Happy with family
Knowledge about HIV and AIDS? In Zambia, HIV prevalence continues to be high - 12% prevalence rate in adults aged 15-49 years. In addition, 67% of the adults and 52% of children were on anti-retroviral treatment in 2016. However, despite the high HIV prevalence rate and widespread use of ARV’s, there are significantly low rates of HIV knowledge among the general population.
Our goal is to provide education about HIV: Our program is in Matero - one of the largest and poorest compounds in Lusaka with a high incidence of HIV, AIDS and malaria and unemployment rates upwards of 60%. Most residents are poor and live on less than $2 per day – defined as extreme poverty. Since many adults in Matero have never been to school, they do not have adequate knowledge about HIV, AIDS and malaria. One of the goals of our program is to improve knowledge about HIV prevention and care among children and families in this community. To achieve this goal, our program, which is open and free for children, educates older children about HIV prevention and care and provides information about HIV to family members. Every Saturday morning about 70-80 children come to play and learn with our trained child care staff. One of these children is Nathan (name changed for privacy), who has benefitted from regular participation in Safe Park activities.
Impact of Safe Park educational activities: Nathan enrolled in "Safe Park as a 10-year-old boy and is now 12 years old. He and his three siblings live with their aunt, as they lost their mom to AIDS. His aunt is the sole provider for a family of 10 and finds it difficult to support the family. His uncle is unemployed, so the family is barely able to afford two meals a day. Before, Nathan joined our program, he was shy and did not interact well with his family and peers. He always liked school, but was having trouble reading as the adults in his family had never been to school. By participating in “Safe Park” activities, Nathan receives psychosocial counseling, education about HIV, AIDS, and help with homework from trained child counsellors. Over the last year or so, he has learned about HIV, AIDS and malaria and has learned to take ARV medication on his own. He is also doing better at school and his dream is to become a doctor. He spends his leisure time playing soccer and participates enthusiastically in all Safe Park games and activities.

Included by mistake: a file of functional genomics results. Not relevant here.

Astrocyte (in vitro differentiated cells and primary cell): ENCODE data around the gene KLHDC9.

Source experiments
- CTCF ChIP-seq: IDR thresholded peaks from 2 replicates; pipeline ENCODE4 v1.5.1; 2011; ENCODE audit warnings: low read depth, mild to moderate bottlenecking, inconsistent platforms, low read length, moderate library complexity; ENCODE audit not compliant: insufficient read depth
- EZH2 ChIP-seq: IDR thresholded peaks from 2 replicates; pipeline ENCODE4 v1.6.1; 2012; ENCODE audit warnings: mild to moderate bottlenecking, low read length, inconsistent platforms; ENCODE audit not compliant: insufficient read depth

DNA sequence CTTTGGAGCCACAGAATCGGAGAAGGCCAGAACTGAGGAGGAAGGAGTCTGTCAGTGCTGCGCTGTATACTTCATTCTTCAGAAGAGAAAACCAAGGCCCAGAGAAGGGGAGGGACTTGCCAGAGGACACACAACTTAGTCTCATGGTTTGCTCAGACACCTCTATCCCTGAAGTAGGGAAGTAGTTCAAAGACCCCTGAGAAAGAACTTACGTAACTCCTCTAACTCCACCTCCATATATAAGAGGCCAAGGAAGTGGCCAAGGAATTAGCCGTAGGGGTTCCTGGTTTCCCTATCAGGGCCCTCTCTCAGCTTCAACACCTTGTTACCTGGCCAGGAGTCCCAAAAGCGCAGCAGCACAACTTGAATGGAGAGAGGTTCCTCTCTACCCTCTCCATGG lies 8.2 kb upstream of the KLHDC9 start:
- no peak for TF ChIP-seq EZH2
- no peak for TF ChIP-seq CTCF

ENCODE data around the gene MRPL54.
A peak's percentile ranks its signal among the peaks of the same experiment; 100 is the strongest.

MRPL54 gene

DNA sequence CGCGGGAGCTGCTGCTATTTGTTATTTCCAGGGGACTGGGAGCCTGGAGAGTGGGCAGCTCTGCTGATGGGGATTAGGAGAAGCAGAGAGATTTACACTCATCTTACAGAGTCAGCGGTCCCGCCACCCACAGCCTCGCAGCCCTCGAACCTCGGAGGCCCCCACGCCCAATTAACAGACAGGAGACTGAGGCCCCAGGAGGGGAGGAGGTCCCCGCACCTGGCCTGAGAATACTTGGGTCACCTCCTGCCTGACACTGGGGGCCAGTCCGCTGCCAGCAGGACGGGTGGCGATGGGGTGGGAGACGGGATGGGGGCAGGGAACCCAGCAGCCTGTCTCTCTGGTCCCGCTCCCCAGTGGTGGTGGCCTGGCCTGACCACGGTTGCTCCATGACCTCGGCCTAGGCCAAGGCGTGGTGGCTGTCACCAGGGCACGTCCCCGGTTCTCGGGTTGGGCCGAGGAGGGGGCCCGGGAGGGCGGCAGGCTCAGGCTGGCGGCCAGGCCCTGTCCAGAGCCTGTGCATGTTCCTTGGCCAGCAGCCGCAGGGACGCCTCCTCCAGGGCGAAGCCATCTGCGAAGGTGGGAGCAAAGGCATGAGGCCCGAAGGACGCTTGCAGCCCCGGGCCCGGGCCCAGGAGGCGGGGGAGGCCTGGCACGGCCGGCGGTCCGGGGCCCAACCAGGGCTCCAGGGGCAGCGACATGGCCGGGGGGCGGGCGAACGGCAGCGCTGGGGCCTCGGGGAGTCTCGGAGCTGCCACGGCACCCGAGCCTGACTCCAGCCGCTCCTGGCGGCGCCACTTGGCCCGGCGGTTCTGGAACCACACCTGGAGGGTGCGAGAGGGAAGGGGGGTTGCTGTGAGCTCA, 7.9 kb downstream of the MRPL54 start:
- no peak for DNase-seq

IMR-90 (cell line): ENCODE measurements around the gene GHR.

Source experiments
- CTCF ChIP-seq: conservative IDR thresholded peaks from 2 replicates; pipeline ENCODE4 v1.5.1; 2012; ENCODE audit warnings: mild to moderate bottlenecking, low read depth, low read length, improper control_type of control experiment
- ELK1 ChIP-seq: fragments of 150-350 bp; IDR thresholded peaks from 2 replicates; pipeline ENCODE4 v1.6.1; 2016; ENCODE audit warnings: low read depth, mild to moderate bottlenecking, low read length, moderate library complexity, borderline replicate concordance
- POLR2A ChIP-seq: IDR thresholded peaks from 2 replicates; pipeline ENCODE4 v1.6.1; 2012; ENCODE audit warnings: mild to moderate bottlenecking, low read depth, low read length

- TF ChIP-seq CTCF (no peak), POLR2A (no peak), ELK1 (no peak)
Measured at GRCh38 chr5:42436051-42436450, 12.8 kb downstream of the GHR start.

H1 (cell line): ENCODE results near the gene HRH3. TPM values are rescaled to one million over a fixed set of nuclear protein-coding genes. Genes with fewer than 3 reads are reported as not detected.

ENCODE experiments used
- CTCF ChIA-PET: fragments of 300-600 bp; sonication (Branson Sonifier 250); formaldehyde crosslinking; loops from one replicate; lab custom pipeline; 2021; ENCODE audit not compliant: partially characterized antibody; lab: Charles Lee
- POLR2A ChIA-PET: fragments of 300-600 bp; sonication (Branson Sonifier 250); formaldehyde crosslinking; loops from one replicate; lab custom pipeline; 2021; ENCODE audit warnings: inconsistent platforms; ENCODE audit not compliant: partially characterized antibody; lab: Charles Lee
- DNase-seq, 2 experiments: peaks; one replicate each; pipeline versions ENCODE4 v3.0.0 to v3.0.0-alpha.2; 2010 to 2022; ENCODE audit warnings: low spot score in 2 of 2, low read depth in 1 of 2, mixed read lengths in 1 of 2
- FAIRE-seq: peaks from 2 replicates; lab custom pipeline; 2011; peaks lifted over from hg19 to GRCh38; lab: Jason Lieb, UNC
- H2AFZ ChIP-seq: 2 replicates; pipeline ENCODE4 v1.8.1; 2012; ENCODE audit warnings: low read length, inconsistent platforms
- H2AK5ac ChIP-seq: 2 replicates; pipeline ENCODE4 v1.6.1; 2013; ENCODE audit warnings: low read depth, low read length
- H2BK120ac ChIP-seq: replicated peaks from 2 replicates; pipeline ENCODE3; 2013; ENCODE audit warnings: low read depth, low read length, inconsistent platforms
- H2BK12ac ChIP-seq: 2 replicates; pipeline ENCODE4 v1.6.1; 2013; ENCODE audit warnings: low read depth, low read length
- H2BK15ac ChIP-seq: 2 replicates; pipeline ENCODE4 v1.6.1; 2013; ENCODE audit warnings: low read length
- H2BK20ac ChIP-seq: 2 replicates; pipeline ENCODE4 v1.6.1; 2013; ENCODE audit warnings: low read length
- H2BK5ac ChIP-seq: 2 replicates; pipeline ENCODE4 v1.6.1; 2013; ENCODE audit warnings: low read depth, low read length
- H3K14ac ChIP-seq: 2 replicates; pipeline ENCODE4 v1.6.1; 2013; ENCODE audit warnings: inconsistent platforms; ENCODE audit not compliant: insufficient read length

To sum: “Safe Park” educational games and activities have resulted in families learning about HIV, AIDS and malaria. In addition, families are referred to government clinics for counseling and testing for HIV, TB and cervical cancer. Guided discussions with children regarding HIV prevention and care are also popular with community residents. The children are happy as they get an opportunity to play, interact freely with other children of all ages, and mentor younger children. All program activities instill a sense of well-being and belonging that is critical for a child's normal development.
Thanks for your support and caring for orphans and vulnerable children in Zambia.
A child who loves to play and learn
A child with grandma
Working on an activity during Safe Park